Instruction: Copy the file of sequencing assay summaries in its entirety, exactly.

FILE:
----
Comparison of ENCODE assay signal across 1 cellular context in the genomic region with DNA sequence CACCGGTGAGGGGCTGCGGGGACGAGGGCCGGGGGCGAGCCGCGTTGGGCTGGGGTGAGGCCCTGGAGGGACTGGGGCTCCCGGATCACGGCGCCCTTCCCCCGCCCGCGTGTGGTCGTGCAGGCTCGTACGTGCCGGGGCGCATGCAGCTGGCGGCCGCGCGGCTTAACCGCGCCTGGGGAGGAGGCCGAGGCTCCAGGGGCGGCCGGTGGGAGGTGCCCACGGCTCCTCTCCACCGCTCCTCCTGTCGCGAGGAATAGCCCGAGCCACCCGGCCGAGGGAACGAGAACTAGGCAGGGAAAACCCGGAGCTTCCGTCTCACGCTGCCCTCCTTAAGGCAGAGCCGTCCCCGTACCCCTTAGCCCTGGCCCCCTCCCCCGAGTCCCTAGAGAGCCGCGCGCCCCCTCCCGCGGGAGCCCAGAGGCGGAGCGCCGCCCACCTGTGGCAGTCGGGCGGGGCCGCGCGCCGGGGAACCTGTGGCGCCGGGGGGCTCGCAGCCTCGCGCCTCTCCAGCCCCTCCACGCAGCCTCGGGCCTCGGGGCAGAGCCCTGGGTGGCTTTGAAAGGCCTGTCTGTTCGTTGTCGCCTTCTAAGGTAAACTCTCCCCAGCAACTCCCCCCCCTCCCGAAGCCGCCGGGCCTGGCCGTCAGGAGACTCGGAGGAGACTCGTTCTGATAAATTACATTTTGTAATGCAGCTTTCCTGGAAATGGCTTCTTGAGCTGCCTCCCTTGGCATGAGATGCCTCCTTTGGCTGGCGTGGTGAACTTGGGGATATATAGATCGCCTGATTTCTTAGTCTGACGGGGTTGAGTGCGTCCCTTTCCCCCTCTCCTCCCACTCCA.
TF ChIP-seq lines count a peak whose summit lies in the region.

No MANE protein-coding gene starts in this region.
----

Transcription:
Comparison of ENCODE assay signal across 1 cellular context in the genomic region with DNA sequence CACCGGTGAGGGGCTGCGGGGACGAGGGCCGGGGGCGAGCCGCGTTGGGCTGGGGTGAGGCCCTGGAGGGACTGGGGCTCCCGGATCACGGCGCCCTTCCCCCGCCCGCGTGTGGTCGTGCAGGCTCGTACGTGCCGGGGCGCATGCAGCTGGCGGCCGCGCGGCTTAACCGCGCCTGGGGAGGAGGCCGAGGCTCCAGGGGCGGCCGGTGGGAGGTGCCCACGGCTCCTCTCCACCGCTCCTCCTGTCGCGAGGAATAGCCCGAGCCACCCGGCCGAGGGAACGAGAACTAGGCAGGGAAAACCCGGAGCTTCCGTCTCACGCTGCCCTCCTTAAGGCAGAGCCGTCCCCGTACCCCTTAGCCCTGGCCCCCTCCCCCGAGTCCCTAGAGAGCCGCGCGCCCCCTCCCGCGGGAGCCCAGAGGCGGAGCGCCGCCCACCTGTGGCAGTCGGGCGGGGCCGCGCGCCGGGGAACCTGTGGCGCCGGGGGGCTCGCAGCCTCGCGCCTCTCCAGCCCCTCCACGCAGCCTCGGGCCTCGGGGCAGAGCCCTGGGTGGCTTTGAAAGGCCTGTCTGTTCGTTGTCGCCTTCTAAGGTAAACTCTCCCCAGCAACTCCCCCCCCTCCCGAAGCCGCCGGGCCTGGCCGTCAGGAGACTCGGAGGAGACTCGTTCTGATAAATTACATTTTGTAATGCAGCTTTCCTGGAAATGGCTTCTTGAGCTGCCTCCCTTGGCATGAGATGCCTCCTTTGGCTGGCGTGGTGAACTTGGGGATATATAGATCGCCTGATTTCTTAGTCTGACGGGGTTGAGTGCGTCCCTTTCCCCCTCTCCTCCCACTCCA.
TF ChIP-seq lines count a peak whose summit lies in the region.

No MANE protein-coding gene starts in this region.